Can Tortoises Live With Other Pets? -TortoiseOwner.com

Can Tortoises Live With Other Pets? A Guide for Tortoise Safety

Tortoises often grow very old and because of this, a lot of people think it’s a good idea to give their pet a companion. These companions vary from other tortoises to other reptiles and pets from different species such as cats and dogs. But is that a good idea?

Can tortoises live with other animals? Most often the answer is yes, tortoises can live safely with other animals. However, any animal can get aggressive, playful, curious and sometimes sick. In these scenarios, problems between tortoises and other animals can come up.

In this article, we will look at the best conditions for keeping a tortoise together with other pets. In addition to that, we’ll discuss a number of species and how they usually interact with tortoises.

Do Tortoises Like Each Other as Companions?

As we’ve discussed in this article “Are Tortoises Better in Pairs?” many people have the impulse to give tortoises a mate because they think their pet will otherwise get lonely. That’s not necessary at all. In fact, in the wild, tortoises are solitary animals from a very young age. They just don’t crave any companionship.

Of course, it’s also possible that you – as an owner of pets – would like to have several tortoises in your home. That’s not a problem in and of itself, but you have to be careful with how you approach this. Not all tortoises go well together.

What to look out for with multiple tortoises

In a perfect world, you want all of your tortoises to get along fine when they live together. That’s not always the case though. Tortoises – especially males – can be dominant and even aggressive to one another.

Consider these points to minimize the risk of that happening:

  • Make sure the tortoises are of the same species – this prevents transmission of diseases or parasites that could cause problems if passed on to animals from another species.
  • Check if your enclosure is large enough – to accommodate for an extra tortoise, make sure they will not crowd each other too much.
  • Never put two males together – in many cases, this will lead to dominant and even aggressive behavior. They will most likely try to hurt each other.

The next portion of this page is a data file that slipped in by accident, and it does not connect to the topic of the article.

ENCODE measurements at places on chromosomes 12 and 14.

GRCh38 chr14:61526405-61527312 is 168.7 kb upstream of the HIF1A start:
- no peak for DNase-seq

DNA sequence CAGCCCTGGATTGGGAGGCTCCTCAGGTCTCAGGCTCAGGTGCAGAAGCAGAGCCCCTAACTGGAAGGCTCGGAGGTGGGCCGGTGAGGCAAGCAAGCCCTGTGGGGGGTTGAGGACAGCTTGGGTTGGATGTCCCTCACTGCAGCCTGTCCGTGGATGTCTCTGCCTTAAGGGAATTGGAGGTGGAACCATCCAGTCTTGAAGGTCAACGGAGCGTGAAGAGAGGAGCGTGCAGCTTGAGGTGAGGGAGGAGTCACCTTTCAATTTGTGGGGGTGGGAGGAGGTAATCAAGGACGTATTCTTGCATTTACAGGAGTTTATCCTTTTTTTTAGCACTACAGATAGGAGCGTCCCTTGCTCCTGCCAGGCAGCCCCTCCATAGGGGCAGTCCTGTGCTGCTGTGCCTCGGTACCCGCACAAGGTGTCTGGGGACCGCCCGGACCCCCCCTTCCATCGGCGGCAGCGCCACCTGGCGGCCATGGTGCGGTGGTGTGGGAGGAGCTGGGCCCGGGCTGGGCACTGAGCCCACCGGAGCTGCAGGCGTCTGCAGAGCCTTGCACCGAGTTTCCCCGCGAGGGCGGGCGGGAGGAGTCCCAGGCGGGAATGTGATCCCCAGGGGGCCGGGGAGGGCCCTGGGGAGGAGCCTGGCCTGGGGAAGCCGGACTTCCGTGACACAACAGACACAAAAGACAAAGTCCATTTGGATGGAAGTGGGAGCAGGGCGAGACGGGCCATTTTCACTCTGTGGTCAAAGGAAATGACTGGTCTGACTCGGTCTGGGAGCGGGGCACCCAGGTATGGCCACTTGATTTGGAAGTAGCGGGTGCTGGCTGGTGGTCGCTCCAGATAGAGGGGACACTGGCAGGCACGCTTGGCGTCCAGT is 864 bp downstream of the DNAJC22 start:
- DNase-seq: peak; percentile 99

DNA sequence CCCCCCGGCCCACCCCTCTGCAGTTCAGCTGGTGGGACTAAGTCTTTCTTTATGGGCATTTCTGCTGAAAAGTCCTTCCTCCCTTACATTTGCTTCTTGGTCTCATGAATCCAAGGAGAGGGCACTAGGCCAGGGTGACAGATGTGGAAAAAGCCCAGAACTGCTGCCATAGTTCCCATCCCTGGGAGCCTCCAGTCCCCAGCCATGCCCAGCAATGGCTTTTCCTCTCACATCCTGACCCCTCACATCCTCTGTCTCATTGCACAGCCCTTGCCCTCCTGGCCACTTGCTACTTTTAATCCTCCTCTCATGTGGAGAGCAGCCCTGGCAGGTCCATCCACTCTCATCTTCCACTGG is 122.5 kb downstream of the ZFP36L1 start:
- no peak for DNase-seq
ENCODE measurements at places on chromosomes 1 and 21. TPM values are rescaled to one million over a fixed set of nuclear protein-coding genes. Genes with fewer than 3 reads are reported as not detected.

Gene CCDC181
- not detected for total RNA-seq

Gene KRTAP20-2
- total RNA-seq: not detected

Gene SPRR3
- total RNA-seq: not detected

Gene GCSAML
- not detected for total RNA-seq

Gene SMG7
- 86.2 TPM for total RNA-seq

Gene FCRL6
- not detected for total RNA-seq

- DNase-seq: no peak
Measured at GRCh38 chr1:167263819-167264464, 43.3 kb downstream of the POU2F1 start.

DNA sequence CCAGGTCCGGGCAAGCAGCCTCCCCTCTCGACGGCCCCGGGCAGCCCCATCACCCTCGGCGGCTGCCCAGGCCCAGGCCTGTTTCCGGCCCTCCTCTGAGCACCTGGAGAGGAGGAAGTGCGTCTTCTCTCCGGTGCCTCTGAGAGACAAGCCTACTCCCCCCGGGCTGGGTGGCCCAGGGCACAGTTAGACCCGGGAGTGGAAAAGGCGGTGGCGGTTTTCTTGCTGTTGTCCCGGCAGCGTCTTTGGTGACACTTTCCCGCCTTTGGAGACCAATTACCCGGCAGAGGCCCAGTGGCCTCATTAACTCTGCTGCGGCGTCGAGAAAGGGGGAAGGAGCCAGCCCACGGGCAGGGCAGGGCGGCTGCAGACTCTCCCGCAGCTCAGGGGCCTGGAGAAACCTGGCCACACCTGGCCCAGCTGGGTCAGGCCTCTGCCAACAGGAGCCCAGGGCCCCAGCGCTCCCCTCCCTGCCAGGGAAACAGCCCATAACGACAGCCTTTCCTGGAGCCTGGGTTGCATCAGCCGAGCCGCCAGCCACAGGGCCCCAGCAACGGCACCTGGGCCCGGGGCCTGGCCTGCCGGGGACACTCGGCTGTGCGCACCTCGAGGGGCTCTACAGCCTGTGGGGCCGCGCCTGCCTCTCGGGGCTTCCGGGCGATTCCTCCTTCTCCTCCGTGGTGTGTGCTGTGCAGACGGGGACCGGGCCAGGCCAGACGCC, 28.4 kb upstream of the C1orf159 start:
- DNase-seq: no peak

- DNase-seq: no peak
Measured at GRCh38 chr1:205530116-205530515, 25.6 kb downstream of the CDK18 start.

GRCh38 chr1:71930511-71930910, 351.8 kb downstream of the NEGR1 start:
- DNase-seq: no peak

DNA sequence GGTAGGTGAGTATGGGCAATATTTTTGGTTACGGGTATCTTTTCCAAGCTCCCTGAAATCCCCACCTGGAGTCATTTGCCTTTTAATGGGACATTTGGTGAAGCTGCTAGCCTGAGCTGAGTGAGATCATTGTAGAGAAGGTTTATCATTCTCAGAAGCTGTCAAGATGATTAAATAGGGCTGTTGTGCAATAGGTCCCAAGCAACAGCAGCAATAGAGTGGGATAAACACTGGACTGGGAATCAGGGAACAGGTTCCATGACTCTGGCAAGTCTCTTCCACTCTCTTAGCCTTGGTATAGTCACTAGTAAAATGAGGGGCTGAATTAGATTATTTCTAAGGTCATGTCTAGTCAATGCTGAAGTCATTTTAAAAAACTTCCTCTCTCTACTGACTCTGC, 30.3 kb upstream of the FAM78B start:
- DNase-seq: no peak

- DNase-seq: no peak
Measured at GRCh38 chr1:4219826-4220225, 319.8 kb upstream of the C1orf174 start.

• Avoid putting a male together with a single female – the male can display dominant or aggressive behavior towards a single female. A male with several females or two or more females together is usually not a problem.
  • Pair tortoises of a similar size – if this is not the case, problems with dominance can occur. The larger tortoise will dominate the smaller one.

Even if you have taken all of the above into account, it’s still imperative that you – especially in the beginning – pay attention to whether the tortoises go well together. If you’re not sure, it’s probably better not to put the animals in the same enclosure. Tortoises are territorial animals and this instinct can leads to aggression.

In nature, these animals will search for another territory when necessary. In a closed environment, this is obviously not a possibility. Be mindful that you forced them into the same area whether they like it or not. You created these circumstances so please keep an eye on their behaviour towards each other and be ready to deal with any problems that come up.

Can You Keep Tortoises with Other Pets?

There’s a good chance you’ll have more then one pet if you decide to get a tortoise. Some people make plans to keep multiple pets under one roof, but have a skewed idea of how different species can interact with each other. Tortoises, by nature, don’t make particularly good companions to other animals. The reality of putting multiple pets into the same room is usually very different from the one that Walt Disney has tried to instil in our brains for decades.